What gets you into the Christmas spirit?
I learned a thing today that made me feel ancient: its 20 years since Coca Cola starting doing their ‘Holidays Are Coming!’ advert. But that got me thinking, ‘What makes a great Christmas advert?’ So being a dedicated worker, I put my feet up to watch some of the top branded adverts – hey, somebody has to do it – to work out why.
You can’t help but be impressed, or frightened, by how early the promotion of Christmas start. I saw some Christmas cards in a shop in September; um, no thank you. I know it wasn’t a brilliant summer, but please. Still, you can also leave it too late. Christmas is such a massively important time for most businesses, they need to catch the wave at exactly the right time – which can seem very early to most consumers. In financial services it’s a little different – you might not get the same Christmas rush, but the festive spirit is still a powerful force to get people thinking about their lives, their families, and the big changes they may want to make.
Roaring fires, tinsel, glitter, Christmas jumpers, Downton’s Christmas special… The actual Christmas may not remotely resemble the classic ideal, but that’s what we all expect in our commercial imagery. Advertising works by crude but effective broad strokes. Add in some much loved re-worked versions of classic Christmas songs, or in the case of Asda, put in a potential future no.1 song in the form of an X-Factor runner up, and you’ve got an audience who now associate the playing of that song to a company selling lovely sparkly things.
It always, always snows at Christmas in adverts and films. This is the Rule. But what is it about snow that we associate with Christmas? Well, it allows you to imagine a family snow fight, curling up on the sofa, eating chocolates, watching a cosy film, walking in your wellies (but the sun is still shining!). It’s an instant shorthand for fun, comfort and togetherness all in one simple image. As advertising goes, that’s gold dust… well, close enough.
My favourite advert (so far!) is the Lidl advert. It shows us the School of Christmas and you need to see it. Meanwhile Burberry, with their brand all revitalised, have enticed Julie Walters and James Cordon to bounce around for them (that will make more sense when you watch it). Humour is at the centre of British culture, and the best adverts are crammed with all that subtlety and self-deprecation that we love.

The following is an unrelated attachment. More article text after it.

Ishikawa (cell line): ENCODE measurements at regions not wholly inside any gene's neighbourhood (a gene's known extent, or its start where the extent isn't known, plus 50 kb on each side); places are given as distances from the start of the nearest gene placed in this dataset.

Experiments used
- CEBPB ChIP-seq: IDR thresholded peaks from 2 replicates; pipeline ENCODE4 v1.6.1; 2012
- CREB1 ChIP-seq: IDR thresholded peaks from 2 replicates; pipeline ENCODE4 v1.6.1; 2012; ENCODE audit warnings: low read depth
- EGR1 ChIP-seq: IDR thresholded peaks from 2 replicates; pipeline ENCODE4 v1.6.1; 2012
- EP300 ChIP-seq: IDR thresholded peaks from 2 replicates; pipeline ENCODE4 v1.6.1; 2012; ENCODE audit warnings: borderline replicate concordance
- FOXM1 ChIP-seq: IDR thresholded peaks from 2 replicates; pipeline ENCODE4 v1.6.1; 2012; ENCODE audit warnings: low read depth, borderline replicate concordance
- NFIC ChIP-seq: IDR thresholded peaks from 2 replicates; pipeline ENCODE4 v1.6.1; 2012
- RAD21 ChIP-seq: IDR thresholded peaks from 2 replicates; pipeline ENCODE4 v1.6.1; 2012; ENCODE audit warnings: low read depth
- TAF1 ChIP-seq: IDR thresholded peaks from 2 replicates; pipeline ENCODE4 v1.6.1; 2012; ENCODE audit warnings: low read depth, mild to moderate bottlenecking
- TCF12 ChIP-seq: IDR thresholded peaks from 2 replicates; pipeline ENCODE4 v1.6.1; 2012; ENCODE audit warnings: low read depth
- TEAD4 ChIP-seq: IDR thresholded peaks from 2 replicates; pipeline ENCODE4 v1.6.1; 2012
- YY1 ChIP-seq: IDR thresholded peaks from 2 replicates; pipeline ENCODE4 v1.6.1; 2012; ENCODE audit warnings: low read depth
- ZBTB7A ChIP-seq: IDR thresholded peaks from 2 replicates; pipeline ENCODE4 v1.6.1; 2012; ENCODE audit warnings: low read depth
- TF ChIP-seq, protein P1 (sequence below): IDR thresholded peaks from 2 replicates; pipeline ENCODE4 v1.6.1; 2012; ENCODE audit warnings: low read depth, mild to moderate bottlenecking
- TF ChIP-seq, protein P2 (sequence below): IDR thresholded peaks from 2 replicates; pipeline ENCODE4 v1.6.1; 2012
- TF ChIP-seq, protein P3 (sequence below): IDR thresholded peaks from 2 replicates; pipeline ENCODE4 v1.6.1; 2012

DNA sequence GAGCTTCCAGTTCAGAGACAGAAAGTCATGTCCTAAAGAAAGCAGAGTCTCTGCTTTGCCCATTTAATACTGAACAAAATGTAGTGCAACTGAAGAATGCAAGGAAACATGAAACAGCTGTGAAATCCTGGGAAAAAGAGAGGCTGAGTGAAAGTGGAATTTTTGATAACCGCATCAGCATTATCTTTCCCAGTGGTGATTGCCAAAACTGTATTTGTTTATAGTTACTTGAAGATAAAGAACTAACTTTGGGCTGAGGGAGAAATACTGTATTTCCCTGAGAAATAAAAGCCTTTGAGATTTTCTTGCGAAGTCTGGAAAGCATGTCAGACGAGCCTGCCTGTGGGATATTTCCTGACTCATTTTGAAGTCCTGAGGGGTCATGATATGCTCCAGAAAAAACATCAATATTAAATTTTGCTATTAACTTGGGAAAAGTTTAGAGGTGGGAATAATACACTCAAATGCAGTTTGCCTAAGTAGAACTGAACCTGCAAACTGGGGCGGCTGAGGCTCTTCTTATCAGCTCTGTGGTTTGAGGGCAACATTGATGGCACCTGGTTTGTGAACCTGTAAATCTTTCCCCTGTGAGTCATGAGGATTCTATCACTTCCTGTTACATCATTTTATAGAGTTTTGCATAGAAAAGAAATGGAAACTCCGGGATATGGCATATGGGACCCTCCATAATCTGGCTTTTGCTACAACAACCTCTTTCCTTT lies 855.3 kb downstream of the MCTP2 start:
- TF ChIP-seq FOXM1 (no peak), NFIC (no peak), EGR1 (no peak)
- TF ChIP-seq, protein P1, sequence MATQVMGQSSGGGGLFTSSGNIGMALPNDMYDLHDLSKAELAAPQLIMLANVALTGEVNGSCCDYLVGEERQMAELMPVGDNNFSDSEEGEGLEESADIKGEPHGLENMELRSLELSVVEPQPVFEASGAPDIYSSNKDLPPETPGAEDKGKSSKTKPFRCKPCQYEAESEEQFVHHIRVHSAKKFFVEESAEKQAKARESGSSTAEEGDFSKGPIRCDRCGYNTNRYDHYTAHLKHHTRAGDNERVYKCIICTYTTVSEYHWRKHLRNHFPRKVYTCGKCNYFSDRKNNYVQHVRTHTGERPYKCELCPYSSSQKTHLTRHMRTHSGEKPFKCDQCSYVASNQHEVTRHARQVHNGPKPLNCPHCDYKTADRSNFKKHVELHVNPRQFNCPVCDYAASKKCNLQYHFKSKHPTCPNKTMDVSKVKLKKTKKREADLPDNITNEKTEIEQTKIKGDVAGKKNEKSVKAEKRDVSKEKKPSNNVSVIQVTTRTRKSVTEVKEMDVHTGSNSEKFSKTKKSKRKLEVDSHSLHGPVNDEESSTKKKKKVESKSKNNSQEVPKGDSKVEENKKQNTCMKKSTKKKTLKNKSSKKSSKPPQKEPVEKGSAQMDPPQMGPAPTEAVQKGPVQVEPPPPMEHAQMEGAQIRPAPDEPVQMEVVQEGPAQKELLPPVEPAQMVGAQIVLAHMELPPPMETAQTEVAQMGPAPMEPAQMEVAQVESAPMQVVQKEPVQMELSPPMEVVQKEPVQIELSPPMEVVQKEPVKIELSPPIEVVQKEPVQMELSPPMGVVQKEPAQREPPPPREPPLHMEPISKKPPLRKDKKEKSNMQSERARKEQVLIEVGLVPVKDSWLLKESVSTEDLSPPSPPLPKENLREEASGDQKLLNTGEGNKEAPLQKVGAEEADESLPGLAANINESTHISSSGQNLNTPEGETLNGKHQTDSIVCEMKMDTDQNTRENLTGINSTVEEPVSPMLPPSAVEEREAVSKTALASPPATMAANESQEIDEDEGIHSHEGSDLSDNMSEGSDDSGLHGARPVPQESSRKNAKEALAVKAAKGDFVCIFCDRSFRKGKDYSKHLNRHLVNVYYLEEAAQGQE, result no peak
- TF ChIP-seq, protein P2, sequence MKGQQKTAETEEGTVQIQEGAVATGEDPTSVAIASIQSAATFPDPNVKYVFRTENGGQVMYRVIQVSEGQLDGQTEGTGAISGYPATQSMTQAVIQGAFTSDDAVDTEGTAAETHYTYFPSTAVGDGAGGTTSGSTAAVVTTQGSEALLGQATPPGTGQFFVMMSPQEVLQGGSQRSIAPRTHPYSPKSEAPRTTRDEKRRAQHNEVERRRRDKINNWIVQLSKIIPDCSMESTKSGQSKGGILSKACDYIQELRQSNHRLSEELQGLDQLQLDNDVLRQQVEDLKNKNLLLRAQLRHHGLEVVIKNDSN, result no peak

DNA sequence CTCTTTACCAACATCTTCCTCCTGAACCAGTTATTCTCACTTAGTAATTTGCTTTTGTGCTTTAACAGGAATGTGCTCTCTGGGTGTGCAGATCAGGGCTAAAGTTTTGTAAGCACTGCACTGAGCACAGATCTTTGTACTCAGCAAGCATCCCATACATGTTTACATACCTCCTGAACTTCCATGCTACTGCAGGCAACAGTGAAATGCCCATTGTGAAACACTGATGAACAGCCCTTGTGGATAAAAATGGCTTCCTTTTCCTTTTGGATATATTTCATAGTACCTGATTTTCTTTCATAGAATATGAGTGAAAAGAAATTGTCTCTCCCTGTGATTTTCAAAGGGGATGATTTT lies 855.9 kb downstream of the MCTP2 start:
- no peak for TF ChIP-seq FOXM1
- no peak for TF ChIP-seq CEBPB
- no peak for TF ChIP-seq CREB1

The best adverts help you to feel involved. The Waitrose advert shows you people actually making the goods, which has somehow inspired even me to have a go at some mince pies. The Lidl advert shows you how to conduct Christmas without it all going down the drain, and Asda have started a #becauseitsChristmas hashtag. But hats off to Coca Cola above all, who marked their 20 years of the ‘Holidays are coming’ ad this year with a re-fresh of 2014’s success “‘Give a Little Happiness’ TV ad campaign.
The moral of this Christmas tale
Try not to irritate your consumers by starting a countdown campaign too early. Put a bit of humour into the mix, as that will increase buy-in. Invest in some consumer research and find out what makes your consumers tick – if you know this, then the content of your advertising and/or promotional activity will be better received. Finally, make sure there’s something for them to engage with. Most people are on social media, so don’t miss the opportunity to engage with them on a personal level.
The John Lewis advert is being released on Friday 6 November at 8am – we’ve set our alarms!